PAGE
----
A Birthday Bash for A. A. Wyn

May 21, 2018 by

Tomorrow will be the 120th anniversary of the birth of A. A. Wyn. A one-time proof reader for a printer, Wyn rose to become the publisher of Ace Magazines — which published both pulps and comic books — and Ace Books.

Born on May 22, 1898, Wyn became an associate editor for Magazine Publishers in 1930. He was promoted to editor in 1931. He became the publisher of the firm’s magazines one year later. Based in New York City, Magazine Publishers produced an array of pulp magazines including ACE MYSTERY, LOVE FICTION MONTHLY, SECRET AGENT-X, SKY BIRDS, SPY STORIES, TEN DETECTIVE ACES, TEN STORY LOVE, WESTERN ACES, and WESTERN TRAILS.

Perhaps the publisher’s most successful title was FLYING ACES. It ran as a fiction magazine for 179 issues — from September 1928 through November 1943. The magazine is best remembered for publishing the adventures of Captain Philip Strange. Created by Donald Keyhoe, the flying ace was also known as “the Brain Devil” and “the Phantom Ace of G-2.” He had ESP and other mental powers, and “was so terrifyingly effective as the Allies’ top agent that the Germans were offering a king’s ransom for his death.”

Keyhoe’s stories were a fantastic version of World War I featuring zombies, giant skeletons, exploding heads, invisible airplanes, and more. Strange is believed to have inspired Robert J. Hogan’s adventures of G-8 AND HIS BATTLE ACES. The Keyhoe series ran for nine years and 64 stories. It is currently being reprinted by Age of Aces Books, a regular exhibitor at PulpFest.

FLYING ACES was converted to a non-fiction aviation magazine at the end of 1943. It became FLYING MODELS in 1947. Sold to Carstens Publications in 1969, the former pulp magazine folded in 2014.

Although we won’t be throwing a birthday bash for A. A. Wyn at this year’s PulpFest, you might want to check out this year’s Monster Bash at our convention’s host hotel. The “International Classic Monster Movie Conference and Film Festival,” Monster Bash celebrates the classic horror and science fiction films of the silent era through the 1960s. It’s a film festival: a place to meet the people in the movies and behind the scenes. It’s also a monster memorabilia shopping gala. This year’s Bash will take place June 22 – 24 at the DoubleTree.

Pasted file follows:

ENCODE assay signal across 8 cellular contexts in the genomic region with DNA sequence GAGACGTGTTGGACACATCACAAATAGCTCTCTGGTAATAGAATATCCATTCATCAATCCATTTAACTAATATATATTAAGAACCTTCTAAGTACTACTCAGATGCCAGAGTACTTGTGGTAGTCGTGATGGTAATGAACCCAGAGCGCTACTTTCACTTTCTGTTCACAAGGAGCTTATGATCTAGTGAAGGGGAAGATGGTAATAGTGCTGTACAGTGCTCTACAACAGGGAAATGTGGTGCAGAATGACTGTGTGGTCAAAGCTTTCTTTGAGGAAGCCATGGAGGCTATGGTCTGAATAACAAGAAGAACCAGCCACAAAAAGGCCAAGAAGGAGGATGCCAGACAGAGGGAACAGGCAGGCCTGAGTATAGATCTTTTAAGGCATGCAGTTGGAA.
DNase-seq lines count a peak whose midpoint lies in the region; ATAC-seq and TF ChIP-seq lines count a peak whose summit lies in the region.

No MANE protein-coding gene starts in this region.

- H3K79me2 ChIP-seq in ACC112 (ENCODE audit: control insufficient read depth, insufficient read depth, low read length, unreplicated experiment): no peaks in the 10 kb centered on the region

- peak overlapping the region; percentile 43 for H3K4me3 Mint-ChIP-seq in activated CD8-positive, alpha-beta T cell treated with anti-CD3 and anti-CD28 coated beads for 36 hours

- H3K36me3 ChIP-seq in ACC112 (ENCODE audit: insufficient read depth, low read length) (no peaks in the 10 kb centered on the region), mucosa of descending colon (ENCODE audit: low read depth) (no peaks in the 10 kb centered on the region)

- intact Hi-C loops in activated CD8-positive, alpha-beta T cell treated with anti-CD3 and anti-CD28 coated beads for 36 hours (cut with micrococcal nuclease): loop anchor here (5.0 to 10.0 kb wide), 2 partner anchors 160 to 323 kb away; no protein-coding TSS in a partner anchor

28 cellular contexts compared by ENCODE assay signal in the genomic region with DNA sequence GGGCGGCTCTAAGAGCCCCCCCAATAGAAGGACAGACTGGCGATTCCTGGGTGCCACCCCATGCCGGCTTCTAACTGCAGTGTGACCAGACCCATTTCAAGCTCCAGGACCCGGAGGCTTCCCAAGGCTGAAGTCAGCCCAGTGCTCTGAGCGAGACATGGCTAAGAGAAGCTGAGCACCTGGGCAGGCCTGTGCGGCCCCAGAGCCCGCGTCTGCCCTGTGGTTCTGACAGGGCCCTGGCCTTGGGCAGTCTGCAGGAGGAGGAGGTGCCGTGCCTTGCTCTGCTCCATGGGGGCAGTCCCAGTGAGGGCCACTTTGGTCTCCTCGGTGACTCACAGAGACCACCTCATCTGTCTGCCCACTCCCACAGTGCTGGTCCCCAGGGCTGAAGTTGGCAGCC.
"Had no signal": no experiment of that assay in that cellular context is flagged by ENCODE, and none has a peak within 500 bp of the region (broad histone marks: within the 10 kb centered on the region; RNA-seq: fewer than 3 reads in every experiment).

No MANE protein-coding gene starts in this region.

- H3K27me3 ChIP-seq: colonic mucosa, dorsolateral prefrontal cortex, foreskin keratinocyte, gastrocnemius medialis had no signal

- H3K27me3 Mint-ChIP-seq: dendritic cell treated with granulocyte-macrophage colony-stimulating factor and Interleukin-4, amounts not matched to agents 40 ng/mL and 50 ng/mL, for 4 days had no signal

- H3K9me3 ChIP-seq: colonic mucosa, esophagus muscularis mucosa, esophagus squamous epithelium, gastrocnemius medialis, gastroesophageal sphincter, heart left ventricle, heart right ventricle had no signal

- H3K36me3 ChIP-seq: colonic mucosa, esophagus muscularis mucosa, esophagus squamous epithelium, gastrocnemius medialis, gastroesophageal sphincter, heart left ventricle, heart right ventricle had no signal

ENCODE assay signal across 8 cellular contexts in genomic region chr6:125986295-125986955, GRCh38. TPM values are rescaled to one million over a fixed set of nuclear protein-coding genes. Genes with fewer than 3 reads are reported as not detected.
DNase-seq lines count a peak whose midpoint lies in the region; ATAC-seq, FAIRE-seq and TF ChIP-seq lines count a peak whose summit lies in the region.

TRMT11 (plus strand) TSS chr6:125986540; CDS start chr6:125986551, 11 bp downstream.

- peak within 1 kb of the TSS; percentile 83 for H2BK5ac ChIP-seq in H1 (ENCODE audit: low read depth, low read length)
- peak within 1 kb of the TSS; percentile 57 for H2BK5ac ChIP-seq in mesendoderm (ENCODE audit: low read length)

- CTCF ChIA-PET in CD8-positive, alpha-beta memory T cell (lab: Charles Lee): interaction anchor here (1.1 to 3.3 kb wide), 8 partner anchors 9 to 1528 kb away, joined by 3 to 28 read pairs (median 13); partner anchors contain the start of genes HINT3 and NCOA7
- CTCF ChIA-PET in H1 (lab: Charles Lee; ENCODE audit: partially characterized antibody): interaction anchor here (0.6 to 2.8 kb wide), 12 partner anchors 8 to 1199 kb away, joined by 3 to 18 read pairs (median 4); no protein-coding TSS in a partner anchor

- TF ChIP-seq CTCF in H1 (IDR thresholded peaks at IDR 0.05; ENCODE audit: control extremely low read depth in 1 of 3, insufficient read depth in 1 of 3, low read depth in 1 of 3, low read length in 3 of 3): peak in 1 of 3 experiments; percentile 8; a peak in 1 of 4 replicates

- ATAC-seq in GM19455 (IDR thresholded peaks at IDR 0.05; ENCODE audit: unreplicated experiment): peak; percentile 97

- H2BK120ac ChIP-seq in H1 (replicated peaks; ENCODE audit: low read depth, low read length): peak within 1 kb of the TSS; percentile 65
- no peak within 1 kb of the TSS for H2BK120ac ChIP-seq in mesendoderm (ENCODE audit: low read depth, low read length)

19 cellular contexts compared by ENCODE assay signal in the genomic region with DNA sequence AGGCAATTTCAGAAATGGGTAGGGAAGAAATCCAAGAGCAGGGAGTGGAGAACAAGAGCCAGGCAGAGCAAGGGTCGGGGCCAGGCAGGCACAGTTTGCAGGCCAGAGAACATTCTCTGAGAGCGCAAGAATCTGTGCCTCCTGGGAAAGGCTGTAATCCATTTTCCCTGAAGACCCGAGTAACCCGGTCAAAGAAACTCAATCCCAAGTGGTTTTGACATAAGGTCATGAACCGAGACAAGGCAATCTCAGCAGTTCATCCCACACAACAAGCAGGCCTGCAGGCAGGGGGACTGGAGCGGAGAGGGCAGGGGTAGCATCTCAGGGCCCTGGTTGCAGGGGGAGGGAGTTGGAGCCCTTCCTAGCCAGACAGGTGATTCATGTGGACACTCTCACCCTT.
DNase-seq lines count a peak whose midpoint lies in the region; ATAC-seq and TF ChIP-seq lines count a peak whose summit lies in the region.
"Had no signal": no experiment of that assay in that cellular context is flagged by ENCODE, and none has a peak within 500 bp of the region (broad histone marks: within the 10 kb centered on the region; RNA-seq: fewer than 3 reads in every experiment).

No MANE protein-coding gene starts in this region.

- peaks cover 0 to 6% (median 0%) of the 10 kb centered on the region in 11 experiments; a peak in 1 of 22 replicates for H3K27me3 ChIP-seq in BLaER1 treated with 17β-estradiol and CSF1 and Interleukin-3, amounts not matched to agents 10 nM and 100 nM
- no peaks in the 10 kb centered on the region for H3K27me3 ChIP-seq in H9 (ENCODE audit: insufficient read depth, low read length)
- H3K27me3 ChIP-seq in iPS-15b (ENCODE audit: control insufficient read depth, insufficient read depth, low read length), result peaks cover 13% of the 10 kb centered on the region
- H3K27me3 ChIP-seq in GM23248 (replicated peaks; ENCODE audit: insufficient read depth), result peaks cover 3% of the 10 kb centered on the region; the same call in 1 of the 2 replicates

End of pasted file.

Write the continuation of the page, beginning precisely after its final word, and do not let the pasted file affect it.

PulpFest chairman Jack Cullers and marketing and programming director Mike Chomko will be at this year’s Monster Bash. They’ll be selling science fiction pulps and related materials. They’ll also be promoting July’s PulpFest to the “Monster Boomers” and their “Monster Kids” who will be attending The Bash.

Why not join The Bash and check out our host hotel? Then start planning to attend PulpFest 2018, the destination for fans and collectors of genre fiction — both vintage and new — pop art and illustration, and much more. It will begin on Thursday, July 26, and run through Sunday, July 29.  Join us at the DoubleTree by Hilton Hotel Pittsburgh – Cranberry, just north of Pittsburgh, Pennsylvania. The 100th anniversary of the armistice that ended the First World War and the centennial of the birth of Grand Master of Science Fiction Philip José Farmer will be the focal points of this year’s PulpFest. Click our Programming button just below our home page banner to get a preview of all the great programming we’re planning for July.

To join PulpFest 2018, please click the Register button just below our home page banner. To book a room at the DoubleTree, click one of the Book a Room buttons also found on our home page. Then join hundreds of pulp and genre fiction fans at the pop culture center of the universe. You’ll have a great time, especially if you’re planning to stay at the DoubleTree! We look forward to seeing you in July.

(FLYING ACES was one of the leading war pulp titles. Paul Bissell was one of the magazine’s leading artists (and authors) of the 1930s. He painted covers — including the March 1932 number — for both FLYING ACES and its sister title, SKY BIRDS. They’re just two of the war pulps that PulpFest will be exploring at this year’s centennial celebration marking the end of World War I.)